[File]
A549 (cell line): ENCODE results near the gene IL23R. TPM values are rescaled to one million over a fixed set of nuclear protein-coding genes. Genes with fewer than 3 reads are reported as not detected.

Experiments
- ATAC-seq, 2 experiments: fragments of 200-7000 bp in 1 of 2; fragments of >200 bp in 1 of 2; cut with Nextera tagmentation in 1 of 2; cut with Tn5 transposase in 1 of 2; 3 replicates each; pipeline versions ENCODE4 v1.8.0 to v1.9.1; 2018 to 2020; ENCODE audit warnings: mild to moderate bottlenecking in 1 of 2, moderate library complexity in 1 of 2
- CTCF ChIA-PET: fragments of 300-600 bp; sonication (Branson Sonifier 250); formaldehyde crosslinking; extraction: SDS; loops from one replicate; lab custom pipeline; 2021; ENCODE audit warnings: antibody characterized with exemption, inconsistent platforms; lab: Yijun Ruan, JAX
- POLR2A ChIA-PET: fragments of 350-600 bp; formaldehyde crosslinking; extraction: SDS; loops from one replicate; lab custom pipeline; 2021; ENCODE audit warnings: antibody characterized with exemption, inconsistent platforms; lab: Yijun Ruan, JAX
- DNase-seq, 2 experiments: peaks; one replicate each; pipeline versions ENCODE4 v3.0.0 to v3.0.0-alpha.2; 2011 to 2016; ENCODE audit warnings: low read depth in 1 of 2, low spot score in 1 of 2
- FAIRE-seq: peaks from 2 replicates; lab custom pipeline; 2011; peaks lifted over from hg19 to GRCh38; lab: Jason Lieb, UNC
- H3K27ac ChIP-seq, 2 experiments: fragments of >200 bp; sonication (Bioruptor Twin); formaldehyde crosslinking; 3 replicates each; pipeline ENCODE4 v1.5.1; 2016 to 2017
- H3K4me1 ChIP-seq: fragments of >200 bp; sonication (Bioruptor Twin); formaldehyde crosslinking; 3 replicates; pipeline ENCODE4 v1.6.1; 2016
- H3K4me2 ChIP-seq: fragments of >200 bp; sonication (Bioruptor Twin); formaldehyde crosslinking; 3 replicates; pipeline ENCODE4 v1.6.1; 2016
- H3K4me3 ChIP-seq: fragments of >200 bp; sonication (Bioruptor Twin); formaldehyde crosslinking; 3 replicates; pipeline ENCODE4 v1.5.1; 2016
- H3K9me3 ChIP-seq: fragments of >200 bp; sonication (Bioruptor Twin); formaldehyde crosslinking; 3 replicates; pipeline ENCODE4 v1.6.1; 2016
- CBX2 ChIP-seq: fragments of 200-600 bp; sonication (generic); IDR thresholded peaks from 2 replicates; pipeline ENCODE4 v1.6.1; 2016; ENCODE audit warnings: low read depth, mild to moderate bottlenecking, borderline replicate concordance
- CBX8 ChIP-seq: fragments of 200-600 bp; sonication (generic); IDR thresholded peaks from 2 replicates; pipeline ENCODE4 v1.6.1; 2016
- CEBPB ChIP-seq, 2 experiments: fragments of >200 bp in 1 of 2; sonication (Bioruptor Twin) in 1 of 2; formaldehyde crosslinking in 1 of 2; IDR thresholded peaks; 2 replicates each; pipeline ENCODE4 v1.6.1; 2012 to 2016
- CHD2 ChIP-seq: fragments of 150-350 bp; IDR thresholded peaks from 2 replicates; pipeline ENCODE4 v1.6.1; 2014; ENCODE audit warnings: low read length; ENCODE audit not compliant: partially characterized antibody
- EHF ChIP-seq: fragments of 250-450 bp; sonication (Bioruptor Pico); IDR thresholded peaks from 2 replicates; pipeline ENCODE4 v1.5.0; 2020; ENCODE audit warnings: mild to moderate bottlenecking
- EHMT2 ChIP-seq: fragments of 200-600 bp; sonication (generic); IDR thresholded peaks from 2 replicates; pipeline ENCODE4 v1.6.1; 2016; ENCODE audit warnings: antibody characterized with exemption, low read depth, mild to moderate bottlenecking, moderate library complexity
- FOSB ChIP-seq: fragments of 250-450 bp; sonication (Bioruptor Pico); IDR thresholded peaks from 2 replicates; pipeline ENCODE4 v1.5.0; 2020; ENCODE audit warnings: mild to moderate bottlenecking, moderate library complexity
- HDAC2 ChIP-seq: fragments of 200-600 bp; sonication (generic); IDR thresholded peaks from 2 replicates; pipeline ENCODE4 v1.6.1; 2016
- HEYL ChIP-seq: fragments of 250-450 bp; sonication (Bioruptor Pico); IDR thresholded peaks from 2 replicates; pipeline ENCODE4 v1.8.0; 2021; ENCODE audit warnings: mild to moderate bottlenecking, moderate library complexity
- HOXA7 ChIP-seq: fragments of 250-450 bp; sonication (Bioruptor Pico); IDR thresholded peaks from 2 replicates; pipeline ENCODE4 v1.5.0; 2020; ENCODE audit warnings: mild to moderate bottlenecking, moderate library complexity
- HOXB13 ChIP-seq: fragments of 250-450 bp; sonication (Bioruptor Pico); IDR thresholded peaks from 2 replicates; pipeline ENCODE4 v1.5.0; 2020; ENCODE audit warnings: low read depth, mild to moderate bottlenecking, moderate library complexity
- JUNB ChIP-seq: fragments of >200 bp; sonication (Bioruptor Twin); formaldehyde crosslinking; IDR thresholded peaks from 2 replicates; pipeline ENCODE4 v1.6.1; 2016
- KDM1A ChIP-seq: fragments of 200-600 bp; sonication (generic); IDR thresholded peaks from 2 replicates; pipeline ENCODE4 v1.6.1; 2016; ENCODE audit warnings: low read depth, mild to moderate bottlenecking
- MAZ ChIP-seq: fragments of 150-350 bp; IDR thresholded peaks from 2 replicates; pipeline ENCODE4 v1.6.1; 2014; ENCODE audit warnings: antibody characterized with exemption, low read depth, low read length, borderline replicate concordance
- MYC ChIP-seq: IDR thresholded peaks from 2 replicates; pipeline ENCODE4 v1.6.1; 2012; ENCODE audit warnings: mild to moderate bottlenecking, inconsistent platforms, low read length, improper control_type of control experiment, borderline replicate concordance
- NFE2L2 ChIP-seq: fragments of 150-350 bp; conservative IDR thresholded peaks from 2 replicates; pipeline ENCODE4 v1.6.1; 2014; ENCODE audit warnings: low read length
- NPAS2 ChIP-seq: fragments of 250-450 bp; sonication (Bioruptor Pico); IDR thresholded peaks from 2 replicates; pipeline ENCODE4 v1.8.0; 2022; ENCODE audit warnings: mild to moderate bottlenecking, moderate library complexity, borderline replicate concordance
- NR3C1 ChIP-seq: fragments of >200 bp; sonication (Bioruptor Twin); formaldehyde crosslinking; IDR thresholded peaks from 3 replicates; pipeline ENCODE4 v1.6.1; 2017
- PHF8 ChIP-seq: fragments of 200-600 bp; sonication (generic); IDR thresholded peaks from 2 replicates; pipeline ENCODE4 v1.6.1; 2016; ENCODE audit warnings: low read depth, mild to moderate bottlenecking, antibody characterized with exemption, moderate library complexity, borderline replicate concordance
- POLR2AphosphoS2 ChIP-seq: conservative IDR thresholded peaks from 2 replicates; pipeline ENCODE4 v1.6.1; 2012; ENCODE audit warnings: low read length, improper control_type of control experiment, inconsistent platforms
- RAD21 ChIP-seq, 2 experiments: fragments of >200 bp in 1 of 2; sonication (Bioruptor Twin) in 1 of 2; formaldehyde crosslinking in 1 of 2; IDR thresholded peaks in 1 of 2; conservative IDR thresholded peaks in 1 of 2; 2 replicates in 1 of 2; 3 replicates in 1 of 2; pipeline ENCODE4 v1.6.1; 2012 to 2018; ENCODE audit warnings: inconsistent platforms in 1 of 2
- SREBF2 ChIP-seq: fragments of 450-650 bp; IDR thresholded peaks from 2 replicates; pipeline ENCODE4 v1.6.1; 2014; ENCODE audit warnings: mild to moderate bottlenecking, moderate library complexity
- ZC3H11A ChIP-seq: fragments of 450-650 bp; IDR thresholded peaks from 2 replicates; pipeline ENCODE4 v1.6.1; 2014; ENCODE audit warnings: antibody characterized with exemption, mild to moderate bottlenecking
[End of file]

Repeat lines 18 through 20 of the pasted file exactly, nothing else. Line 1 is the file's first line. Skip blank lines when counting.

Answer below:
- EHMT2 ChIP-seq: fragments of 200-600 bp; sonication (generic); IDR thresholded peaks from 2 replicates; pipeline ENCODE4 v1.6.1; 2016; ENCODE audit warnings: antibody characterized with exemption, low read depth, mild to moderate bottlenecking, moderate library complexity
- FOSB ChIP-seq: fragments of 250-450 bp; sonication (Bioruptor Pico); IDR thresholded peaks from 2 replicates; pipeline ENCODE4 v1.5.0; 2020; ENCODE audit warnings: mild to moderate bottlenecking, moderate library complexity
- HDAC2 ChIP-seq: fragments of 200-600 bp; sonication (generic); IDR thresholded peaks from 2 replicates; pipeline ENCODE4 v1.6.1; 2016